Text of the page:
Found the Pope miserable and alone, few of his household remaining. The archbishop of Capua is at Capua; the bishop of Verona has gone to Verona to lead a solitary life there with the bishop of Chieti, which has greatly displeased the court. The prothonotary Gambara has gone to France, carrying the hat for the Chancellor; he will then go to England, and finally to Spain. The French secretary will go with him. They have well performed Wolsey's wishes. The Pope says that he has been expecting Lautrec's arrival, and for that reason prolonged the negotiations with the Imperialists, and endeavored to produce discord amongst them, not without great danger to him- self and the hostages. He says he would have feared nothing if he had been taken to Gaieta, for that would have caused the ruin of the Imperialists; but when he knew that Lautrec was waiting for the Germans, he thought it best to agree to these conditions, which, heavy as they were, he could not escape, as the Spaniards said he would have to give nothing of his own, but only what was theirs, for they asked for the tenths of Naples, and the creation of four cardinals. His Holiness now seems to desire nothing but peace.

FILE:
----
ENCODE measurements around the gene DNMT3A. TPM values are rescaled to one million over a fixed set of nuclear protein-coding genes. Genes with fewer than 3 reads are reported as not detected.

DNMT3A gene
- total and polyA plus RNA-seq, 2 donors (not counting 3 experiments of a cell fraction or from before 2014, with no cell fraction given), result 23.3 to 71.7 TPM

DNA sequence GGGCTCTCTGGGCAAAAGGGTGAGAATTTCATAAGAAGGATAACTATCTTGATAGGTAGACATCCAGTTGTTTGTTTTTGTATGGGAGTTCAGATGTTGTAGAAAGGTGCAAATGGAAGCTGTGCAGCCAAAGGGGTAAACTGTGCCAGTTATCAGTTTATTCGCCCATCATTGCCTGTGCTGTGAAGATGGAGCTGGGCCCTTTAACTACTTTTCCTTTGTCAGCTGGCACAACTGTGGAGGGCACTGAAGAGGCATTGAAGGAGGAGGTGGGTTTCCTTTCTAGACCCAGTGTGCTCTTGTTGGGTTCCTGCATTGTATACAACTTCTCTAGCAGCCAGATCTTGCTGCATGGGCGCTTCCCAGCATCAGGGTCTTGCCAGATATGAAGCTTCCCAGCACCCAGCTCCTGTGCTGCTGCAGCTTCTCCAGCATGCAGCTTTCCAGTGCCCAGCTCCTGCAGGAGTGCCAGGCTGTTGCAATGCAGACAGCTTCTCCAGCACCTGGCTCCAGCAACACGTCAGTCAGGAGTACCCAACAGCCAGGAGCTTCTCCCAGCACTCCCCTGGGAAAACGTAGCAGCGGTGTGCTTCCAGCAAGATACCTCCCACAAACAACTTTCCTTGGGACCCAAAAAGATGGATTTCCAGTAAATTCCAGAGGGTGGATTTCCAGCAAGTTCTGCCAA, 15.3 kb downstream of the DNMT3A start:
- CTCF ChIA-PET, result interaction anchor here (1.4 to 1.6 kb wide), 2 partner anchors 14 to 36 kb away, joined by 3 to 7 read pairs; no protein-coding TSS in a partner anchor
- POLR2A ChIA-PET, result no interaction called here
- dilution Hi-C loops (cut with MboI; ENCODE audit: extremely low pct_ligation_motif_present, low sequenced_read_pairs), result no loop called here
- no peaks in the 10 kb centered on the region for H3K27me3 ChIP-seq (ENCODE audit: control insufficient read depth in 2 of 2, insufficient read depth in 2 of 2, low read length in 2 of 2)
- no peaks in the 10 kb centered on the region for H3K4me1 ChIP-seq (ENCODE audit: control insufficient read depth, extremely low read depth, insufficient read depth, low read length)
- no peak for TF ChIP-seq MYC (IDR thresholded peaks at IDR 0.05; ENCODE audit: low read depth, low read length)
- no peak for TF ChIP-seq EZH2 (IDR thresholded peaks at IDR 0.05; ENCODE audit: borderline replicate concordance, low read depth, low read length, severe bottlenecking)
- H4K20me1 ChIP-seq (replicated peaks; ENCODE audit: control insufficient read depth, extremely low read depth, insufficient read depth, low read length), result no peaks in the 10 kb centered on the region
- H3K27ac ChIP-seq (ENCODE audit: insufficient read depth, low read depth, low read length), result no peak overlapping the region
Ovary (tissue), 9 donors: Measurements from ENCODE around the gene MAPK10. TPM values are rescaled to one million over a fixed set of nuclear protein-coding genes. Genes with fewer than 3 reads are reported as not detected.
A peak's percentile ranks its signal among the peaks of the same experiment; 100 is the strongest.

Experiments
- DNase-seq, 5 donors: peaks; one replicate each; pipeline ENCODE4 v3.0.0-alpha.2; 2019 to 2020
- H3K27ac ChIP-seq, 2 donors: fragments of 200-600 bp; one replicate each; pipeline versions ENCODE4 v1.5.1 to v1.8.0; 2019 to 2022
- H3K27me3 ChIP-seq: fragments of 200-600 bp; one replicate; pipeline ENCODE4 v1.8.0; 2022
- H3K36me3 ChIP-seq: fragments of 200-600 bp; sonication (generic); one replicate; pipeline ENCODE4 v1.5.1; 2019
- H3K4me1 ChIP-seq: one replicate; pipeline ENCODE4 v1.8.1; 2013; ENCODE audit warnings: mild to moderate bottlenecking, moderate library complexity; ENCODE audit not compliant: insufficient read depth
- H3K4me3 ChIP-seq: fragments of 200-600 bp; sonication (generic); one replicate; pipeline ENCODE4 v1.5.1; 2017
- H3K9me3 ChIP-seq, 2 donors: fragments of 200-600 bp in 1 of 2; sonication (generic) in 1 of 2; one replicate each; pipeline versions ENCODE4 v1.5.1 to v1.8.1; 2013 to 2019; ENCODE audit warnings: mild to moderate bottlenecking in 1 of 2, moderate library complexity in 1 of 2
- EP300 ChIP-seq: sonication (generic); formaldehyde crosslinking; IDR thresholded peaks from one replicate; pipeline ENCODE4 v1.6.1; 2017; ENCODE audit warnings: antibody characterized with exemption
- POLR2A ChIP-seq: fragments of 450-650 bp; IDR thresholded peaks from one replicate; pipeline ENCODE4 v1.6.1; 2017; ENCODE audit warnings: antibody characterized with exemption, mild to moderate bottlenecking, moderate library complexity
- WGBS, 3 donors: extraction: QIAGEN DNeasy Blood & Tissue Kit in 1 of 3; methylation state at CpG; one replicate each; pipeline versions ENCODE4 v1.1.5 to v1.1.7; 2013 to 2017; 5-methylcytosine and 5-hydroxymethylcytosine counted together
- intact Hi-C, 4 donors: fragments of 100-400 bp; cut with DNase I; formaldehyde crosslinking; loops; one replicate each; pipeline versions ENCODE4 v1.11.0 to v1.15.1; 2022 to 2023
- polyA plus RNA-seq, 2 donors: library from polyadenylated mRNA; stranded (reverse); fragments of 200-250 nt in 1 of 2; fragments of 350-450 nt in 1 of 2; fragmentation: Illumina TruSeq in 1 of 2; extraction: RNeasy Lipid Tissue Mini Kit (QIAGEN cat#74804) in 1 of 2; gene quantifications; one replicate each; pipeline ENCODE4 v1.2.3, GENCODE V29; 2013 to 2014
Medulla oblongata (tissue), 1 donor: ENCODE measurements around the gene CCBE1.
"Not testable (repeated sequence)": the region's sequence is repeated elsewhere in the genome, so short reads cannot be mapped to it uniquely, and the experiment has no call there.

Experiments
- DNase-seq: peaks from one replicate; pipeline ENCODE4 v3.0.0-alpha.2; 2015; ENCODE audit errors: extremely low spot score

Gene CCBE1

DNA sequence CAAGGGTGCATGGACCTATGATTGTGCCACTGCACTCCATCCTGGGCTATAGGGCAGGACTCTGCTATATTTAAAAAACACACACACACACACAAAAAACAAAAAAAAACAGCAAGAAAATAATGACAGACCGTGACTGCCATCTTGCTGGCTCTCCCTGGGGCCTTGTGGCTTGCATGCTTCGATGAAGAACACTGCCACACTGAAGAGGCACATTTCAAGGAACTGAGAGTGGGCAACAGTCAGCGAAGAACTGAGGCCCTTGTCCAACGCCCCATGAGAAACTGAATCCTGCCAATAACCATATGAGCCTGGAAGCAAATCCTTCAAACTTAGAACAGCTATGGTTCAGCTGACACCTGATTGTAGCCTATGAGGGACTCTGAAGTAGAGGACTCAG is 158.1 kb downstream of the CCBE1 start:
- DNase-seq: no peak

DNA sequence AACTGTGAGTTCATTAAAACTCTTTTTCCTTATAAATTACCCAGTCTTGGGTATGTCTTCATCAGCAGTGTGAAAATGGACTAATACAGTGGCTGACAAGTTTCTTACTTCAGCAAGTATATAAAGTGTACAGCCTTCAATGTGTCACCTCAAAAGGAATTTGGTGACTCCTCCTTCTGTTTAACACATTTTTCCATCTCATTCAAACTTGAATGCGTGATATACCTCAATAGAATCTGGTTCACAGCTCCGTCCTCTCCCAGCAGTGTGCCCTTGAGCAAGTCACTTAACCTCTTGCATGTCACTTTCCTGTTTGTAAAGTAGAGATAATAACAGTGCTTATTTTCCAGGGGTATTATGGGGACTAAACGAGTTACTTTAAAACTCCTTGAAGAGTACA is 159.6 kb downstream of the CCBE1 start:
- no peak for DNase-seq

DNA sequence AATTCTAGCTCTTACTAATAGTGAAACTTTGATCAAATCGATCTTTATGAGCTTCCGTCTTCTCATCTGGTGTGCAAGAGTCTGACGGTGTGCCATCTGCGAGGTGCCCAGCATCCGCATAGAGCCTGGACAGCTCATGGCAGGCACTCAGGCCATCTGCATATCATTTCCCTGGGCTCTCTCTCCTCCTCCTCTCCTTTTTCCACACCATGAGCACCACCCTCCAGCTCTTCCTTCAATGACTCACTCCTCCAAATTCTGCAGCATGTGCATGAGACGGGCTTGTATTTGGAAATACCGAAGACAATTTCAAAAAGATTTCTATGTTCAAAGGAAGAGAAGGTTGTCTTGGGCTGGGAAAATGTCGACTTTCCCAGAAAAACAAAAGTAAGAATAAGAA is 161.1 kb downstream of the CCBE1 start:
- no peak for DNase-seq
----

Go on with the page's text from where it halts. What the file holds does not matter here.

Camillo and Casale declared to him all that Lautrec had ordered them. To ascertain his intentions, offered him the services of Lautrec, and showed him what power he had to resist the enemy. Advised him to give no more money, and to make void the creation of the cardinals, or at least delay it until Lautrec was in Sienna, and before the Spaniards could get out of Rome, which would ensure victory. He answered that the first payment could not be delayed, as part was already exacted. As to the rest of the money, he said nothing distinctly, but that he would consider further before he altered what was already fixed. Have obtained no help from him, only good advice. His intentions are good, but he dares not show them. He would not write in his own name to Lautrec, except to promise assistance in treating of peace. Believes that if Lautrec advances, the Pope will do all he wants, but if not, he will do nothing. Has written three letters to Wolsey, and has not heard of their arrival. Orvieto, 22 Dec. 1527. Signed.
Lat., pp. 4.
22 Dec.
Vit. B. IX. 212. B. M. Pocock, I. 35.
3683. ITALY.
Extract from the letters of Gregory [Casale], dated Orvie[to], 22 Dec.